## En=-hR/n^2

H-Atom ($E_{n}=-\frac{hR}{n^{2}}$)

sallina_yehdego 2E
Posts: 75
Joined: Sun Apr 29, 2018 3:00 am

### En=-hR/n^2

Why is this equation negative again? I know Professor Lavelle mentioned this in class, but can someone please refresh it to me?

Tiffany_Cacy_3D
Posts: 70
Joined: Fri Sep 28, 2018 12:24 am

### Re: En=-hR/n^2

I believe the reason that this equation is negative is because all free electrons (when they are not near something) have a value of zero joules and because bound electrons have a lower energy then free electrons the bound electrons have to be less than zero (or negative).

Posts: 57
Joined: Fri Sep 28, 2018 12:27 am

### Re: En=-hR/n^2

The negative in this equation is due to the idea of the answer being energy lost. This is also the same amount of energy that a photon has in this situation. A photon in the experiment would have the same amount of energy as the energy lost from the electron.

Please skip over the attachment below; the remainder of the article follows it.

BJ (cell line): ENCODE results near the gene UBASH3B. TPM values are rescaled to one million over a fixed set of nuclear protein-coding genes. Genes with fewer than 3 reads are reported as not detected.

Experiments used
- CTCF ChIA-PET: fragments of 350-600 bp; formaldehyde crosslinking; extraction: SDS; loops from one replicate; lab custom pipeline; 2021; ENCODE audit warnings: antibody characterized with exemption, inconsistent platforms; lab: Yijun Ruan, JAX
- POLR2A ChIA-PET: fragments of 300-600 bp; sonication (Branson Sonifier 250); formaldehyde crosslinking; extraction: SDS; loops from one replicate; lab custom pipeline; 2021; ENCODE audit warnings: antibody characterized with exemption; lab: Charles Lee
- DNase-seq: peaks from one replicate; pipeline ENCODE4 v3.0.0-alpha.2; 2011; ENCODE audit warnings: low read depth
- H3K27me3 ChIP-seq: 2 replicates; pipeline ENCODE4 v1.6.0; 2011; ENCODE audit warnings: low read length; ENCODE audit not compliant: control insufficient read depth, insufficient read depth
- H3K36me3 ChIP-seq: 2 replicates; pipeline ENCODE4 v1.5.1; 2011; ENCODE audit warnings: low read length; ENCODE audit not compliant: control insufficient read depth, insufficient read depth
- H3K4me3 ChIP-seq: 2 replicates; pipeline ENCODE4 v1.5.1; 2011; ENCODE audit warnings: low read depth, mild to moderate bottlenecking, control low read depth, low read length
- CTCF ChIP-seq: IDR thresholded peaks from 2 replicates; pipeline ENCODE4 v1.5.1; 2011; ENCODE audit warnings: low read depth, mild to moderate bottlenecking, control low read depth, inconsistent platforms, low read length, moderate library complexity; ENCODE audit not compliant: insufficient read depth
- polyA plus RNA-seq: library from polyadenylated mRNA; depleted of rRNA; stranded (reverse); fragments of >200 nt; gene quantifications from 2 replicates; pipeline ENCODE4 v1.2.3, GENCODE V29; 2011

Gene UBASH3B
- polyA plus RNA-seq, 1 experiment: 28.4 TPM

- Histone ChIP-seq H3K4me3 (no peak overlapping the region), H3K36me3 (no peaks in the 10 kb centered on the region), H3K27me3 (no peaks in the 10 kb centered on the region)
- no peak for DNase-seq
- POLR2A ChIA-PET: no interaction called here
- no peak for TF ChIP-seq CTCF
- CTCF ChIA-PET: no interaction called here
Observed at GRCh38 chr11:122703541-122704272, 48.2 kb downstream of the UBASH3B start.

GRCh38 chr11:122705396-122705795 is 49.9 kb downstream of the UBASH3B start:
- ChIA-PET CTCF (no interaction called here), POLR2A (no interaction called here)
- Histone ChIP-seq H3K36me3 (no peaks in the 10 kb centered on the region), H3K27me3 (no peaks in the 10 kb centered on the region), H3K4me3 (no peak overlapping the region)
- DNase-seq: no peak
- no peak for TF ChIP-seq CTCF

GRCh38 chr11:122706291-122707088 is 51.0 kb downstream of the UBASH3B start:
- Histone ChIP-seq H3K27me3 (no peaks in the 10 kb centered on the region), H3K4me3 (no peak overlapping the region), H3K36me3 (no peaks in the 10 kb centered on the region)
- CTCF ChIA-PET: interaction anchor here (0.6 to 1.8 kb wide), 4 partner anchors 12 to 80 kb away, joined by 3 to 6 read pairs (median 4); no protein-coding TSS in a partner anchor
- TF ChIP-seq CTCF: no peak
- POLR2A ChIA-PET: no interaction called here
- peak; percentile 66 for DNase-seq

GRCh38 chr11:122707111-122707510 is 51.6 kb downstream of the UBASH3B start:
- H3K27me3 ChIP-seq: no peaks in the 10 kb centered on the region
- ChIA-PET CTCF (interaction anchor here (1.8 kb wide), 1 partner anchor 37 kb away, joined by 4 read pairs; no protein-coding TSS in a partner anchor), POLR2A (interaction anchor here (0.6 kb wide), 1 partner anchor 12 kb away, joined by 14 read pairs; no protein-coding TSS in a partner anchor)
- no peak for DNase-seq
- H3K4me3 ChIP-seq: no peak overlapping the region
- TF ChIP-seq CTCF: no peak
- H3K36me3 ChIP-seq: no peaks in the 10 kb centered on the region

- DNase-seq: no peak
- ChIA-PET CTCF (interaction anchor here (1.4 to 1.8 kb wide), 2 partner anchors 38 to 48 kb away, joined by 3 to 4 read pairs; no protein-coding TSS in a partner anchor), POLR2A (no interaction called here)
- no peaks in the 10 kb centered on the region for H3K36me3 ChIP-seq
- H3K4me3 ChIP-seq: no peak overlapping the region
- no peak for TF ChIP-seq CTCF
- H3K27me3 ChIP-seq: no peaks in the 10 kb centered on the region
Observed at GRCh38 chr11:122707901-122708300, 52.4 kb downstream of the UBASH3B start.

Ryan Troutman 4L
Posts: 68
Joined: Fri Sep 28, 2018 12:22 am

### Re: En=-hR/n^2

Dr. Lavelle answered this during lecture 3, which he said that if you start at a high energy level and you keep going down the different levels, energy is being lost until you get to n=0 where the electron is separated completely. So the negative stems from the loss of energy that occurs as you go from high energy levels to low energy levels.